Successful Noninvasive Trisomy 18 Detection Using Single Molecule Sequencing
Jessica M.E. van den Oever, Sahila Balkassmi, Lennart F. Johansson, Phebe N. Adama van Scheltema, Ron F. Suijkerbuijk, Marie¨ tte J.V. Hoffer, Richard J. Sinke, Egbert Bakker, Birgit Sikkema-Raddatz, and Elles M.J. Boon
BACKGROUND: Noninvasive trisomy 21 detection performed by use of massively parallel sequencing is achievable with high diagnostic sensitivity and low false-positive rates. Detection of fetal trisomy 18 and 13 has been reported as well but seems to be less accurate with the use of this approach. The reduced accuracy can be explained by PCR-introduced guanine-cytosine (GC) bias influencing sequencing data. Previously, we demonstrated that sequence data generated by single molecule sequencing show virtually no GC bias and result in a more pronounced noninvasive detection of fetal trisomy 21. In this study, single molecule sequencing was used for noninvasive detection of trisomy 18 and 13.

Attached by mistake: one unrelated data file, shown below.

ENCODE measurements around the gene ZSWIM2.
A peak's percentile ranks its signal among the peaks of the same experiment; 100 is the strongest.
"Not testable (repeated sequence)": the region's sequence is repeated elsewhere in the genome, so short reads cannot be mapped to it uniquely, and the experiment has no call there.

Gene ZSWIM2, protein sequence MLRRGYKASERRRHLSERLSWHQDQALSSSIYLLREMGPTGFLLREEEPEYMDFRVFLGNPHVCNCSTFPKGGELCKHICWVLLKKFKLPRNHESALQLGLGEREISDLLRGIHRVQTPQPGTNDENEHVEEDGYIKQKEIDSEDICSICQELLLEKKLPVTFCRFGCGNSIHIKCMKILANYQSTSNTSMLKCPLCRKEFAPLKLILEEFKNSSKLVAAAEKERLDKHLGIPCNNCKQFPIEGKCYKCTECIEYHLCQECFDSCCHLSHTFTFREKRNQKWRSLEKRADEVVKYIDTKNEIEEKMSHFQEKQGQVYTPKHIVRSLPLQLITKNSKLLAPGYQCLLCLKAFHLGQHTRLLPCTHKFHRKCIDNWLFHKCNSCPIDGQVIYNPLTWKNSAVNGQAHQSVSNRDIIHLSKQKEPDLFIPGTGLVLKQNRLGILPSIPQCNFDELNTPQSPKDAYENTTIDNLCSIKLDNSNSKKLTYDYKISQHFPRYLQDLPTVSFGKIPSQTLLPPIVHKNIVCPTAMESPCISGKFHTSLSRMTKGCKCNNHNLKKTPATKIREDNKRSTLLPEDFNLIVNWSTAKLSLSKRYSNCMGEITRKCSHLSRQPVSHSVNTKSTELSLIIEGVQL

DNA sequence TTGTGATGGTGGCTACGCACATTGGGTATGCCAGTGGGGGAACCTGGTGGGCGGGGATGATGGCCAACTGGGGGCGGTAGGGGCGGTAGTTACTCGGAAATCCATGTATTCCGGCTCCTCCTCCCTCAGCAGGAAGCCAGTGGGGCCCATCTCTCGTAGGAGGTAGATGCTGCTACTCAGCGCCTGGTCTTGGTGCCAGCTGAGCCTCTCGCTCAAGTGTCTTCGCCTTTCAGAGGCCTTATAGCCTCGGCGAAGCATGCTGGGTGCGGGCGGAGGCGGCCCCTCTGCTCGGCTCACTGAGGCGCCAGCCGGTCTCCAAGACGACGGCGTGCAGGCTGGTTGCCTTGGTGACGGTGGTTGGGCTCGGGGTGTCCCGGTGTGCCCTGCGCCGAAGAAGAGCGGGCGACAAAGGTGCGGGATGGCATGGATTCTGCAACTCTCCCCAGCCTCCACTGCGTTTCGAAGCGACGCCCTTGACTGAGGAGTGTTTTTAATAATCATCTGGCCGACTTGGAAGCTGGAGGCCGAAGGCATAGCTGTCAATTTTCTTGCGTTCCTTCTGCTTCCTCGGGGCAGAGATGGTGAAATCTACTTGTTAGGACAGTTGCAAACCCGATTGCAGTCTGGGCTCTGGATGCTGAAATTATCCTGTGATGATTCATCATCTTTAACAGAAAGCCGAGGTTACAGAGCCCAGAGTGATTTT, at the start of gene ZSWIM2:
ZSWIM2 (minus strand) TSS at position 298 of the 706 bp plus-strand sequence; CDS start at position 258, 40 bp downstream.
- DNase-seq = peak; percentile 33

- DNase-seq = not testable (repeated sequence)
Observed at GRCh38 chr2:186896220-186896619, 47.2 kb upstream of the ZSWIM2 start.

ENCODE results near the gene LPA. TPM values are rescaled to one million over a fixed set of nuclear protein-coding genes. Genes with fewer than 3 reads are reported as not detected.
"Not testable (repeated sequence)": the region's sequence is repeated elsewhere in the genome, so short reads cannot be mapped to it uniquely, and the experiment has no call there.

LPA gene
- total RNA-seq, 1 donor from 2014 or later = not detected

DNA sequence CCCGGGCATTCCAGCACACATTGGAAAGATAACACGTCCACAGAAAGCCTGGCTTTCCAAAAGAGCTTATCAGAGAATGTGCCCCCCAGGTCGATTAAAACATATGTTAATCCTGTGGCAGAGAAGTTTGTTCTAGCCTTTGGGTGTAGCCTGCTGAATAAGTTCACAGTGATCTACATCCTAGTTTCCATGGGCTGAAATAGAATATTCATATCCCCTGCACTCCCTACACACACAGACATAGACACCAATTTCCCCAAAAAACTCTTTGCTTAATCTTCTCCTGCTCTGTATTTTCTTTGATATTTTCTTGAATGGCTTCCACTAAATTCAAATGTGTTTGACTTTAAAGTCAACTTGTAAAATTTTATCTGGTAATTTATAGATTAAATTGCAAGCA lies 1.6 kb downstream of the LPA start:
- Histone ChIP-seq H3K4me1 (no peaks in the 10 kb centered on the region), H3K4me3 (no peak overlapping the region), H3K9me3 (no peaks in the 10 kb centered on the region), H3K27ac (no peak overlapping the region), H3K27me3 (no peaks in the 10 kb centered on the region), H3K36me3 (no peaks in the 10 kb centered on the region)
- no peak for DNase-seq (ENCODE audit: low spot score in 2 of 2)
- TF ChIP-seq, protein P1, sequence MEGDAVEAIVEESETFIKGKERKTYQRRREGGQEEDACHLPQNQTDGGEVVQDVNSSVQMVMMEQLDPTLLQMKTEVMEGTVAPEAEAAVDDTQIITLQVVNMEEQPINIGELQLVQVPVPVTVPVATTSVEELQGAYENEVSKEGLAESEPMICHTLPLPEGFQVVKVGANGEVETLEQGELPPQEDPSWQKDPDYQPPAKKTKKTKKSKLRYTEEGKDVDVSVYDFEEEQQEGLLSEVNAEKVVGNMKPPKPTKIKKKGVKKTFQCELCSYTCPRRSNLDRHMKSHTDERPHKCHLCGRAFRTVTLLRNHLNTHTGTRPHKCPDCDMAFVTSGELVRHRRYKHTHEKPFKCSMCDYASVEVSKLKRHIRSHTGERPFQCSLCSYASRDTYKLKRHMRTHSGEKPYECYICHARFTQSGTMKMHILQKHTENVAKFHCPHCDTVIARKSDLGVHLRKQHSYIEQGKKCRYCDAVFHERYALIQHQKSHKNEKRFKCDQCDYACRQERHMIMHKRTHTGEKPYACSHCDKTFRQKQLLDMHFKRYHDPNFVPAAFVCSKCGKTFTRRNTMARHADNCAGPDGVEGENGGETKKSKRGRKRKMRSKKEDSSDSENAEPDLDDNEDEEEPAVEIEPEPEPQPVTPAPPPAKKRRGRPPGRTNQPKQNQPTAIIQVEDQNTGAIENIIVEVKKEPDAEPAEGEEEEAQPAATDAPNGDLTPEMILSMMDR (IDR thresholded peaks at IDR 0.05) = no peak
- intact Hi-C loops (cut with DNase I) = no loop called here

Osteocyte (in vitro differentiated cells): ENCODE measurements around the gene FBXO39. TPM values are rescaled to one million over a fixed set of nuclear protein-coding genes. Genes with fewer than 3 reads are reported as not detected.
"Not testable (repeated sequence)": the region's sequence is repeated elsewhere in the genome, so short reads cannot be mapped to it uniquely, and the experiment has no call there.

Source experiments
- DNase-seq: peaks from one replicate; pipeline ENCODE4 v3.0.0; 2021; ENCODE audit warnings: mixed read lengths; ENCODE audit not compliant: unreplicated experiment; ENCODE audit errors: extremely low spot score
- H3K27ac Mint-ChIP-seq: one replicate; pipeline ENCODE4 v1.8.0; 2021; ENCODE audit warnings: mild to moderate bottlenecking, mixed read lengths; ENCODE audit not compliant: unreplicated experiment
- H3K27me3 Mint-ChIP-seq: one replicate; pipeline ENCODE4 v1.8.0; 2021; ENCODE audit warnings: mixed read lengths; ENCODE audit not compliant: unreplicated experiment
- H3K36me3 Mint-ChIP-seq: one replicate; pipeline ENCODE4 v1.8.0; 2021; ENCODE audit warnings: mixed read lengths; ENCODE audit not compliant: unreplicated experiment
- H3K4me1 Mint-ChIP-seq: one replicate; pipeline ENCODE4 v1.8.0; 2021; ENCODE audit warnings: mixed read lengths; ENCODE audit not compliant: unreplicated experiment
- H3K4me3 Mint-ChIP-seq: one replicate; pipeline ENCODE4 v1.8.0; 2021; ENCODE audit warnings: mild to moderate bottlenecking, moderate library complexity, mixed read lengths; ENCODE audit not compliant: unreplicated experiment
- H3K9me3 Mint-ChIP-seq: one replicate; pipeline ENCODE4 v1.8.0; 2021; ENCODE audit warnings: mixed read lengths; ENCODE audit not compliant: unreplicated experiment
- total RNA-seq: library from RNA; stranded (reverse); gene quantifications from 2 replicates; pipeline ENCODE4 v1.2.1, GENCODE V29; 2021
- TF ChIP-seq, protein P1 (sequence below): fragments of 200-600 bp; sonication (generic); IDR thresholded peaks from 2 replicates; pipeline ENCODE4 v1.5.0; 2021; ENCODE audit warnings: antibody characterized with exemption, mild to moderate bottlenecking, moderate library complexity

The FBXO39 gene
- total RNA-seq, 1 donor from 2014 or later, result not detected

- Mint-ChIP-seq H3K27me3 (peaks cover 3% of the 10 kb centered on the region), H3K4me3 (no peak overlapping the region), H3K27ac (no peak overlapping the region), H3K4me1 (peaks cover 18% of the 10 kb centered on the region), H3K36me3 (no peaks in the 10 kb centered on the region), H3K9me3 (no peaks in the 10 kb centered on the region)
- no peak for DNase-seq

METHODS: Single molecule sequencing was performed on the Helicos platform with free DNA isolated from maternal plasma from 11 weeks of gestation onward (n = 17). Relative sequence tag density ratios were calculated against male control plasma samples and results were compared to those of previous karyotyping.
RESULTS: All trisomy 18 fetuses were identified correctly with a diagnostic sensitivity and specificity of 100%. However, low diagnostic sensitivity and specificity were observed for fetal trisomy 13 detection.